Indeed, this season’s revelation that Pike was shown his eventual fate, disfigured, unable to move, and trapped in a mechanical chair only able to transmit simple yes-and-no responses, and that he embraced it was perhaps one of the most emotionally satisfying moments of the show thus far. All at once, the character’s sense of right action, of honor, and of the love he feels for those under his command become his defining traits.

I always wondered at the depth of loyalty that Spock felt for his old captain in the Star Trek episode “The Menagerie,” a bond so powerful that he would risk the ire of Captain Kirk and his crew, the end of his Starfleet career, and likely even death for visiting a forbidden planet. But it makes sense now. Spock risked everything for Captain Pike because Captain Pike once did the same for him. Let us also appreciate that Captain Pike was Gene Roddenberry’s first draft of his idealized heroic captain character, making Pike the intellectual ancestor of every other Star Trek captain we have come to love.

(And don’t forget to sign the petition asking CBS to consider a spin-off series about the adventures of Captain Pike and the Enterprise here!)

If you’re a fan of books and hot beverages, check us out at Blue Spider Books. And check out our blog here!

The Appeal of Bruce Wayne as Batman

For the weekends, I want to make throwback posts to my earlier pieces that will fit nicely into the theme of this series. Enjoy!

“Why do we love Bruce Wayne?” at Sourcerer:


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The Appeal of Dracula

Poster image taken from IMDB @

Don’t worry; I’m not going to try to defend the vampire sub-genre here. While some of the older, campier versions of Dracula can be fun, my favorite iteration is the one portrayed by Gary Oldman in the Francis Ford Coppola film from 1992. It also hearkens back to my favorite section of the original Bram Stoker novel, and what, for me, redeems the monster at the center of the entire story.

In the original novel, there is a scene where Dracula and Harker stay up all night just talking, and as dawn breaks Dracula has to run away to hide from the sunlight. I loved this moment. It demonstrates the lonely old immortal Dracula, and that he truly did just yearn for companionship. The novel gets really tedious after this when it swaps to Mina’s letter-writing perspective, but that one small section always gets me.

I feel that the lonely Dracula longing for a human connection (despite, you know, eating Gypsy babies) is the one best embodied in Gary Oldman’s performance. I love this movie, and I can’t recommend it enough if you have never seen it. The cinematography is fantastic, and the central story line that develops of an immortal, heartbroken being chasing a lost love throughout time is one certain to catch the attention of fans of horror, dark fantasy, and paranormal romance all at once.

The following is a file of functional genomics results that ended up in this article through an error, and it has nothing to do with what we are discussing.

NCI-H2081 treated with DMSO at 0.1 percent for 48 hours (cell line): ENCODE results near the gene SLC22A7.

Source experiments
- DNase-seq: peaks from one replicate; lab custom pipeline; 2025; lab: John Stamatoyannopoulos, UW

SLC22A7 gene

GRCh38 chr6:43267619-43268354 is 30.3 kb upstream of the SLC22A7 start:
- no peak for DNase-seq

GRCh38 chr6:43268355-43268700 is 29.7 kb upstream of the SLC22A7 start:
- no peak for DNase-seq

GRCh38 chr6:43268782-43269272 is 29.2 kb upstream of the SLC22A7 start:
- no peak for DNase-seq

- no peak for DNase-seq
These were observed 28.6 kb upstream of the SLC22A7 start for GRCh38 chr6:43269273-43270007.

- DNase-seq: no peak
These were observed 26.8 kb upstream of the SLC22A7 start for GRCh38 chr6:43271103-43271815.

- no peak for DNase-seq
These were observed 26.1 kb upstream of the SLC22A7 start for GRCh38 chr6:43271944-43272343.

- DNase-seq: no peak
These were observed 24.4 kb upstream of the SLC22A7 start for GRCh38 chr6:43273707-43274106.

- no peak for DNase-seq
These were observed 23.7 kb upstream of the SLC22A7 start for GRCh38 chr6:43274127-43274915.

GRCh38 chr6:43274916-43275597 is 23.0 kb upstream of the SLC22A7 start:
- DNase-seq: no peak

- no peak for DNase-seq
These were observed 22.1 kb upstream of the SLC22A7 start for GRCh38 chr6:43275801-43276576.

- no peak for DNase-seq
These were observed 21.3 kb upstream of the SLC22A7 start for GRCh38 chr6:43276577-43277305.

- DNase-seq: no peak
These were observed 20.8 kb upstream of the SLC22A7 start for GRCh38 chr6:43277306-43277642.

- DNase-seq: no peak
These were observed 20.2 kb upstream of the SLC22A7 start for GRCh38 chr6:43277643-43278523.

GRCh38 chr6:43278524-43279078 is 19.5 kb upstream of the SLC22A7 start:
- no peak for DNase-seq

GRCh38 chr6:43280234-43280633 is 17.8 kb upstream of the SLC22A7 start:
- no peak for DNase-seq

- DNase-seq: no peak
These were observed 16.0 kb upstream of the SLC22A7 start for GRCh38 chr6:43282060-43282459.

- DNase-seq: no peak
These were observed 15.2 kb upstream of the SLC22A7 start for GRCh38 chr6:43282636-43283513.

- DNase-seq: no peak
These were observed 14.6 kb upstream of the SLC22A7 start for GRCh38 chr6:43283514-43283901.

If you’re a fan of books and hot beverages, check us out at Blue Spider Books. And check out our blog here!

The Appeal of Hellboy

Hellboy cover image taken from Goodreads @

With a new film out, and this being the 25th anniversary of the character’s introduction, this week seemed like a good time to address Hellboy.

With Hellboy, Mike Mignola demonstrates a professor’s level of knowledge of history, myth, and folklore. Synthesizing this knowledge with elements inspired by Robert E. Howard and H. P. Lovecraft, Mignola has created a mythology of his own beyond comparison in comics and dark fantasy literature. And with that, nearly ever single compelling character of the story is in some way a monster, whether it be Abe Sapien the fish man, Roger the golem, or the half-demon Hellboy himself.

But it is also the heart of Mignola’s story to disregard that outward appearance and examine a character’s soul. Hellboy is a wonderful story about birth not defining a person’s worth, and outright thumbing one’s nose at destiny. Hellboy is a hero through and through, self-sacrificing and humble. Reading his comics chronologically, you can follow his incredible jaunt from one corner of the earth to another, to the bottom of the sea, and even into hell itself. And at every step along the way, moral choices follow him, and he ultimately proves his essential humanity through them.


If you’re a fan of books and hot beverages, check us out at Blue Spider Books. And check out our blog here!

The Appeal of Conan the Barbarian

Art by Esad Ribic. Image taken from Goodreads @–1

Conan is a character continually returned to in prose, comics, and films since his first appearance in 1932. Created by Robert E. Howard, a man who found it difficult to reconcile his views of the world with modern life, Conan is the ultimate misanthrope. Conan despises civilization and prefers a life in the wild, though he continually drifts back for wine, women, and opportunities to hone his craft and shed some blood.

I’m not saying I wish the world were exactly like the ancient age of Conan, but can you honestly say you’ve never just wanted to get away from it all and experience a version of the world entirely different from the urban jungle-dominated landscapes that can be seen on every continent except Antarctica?

What does speak to me on a level my life experiences and education push back against is the idea of riding free and making your way in life at the point of your sword. Friends, wealth, adventure, booze, sex are all there waiting for you, without the burden of a structured life to go with it all. I have to say, a life in fur briefs and an Atlantean sword at my hip beats the office grind any day.


If you’re a fan of books and hot beverages, check us out at Blue Spider Books. And check out our blog here!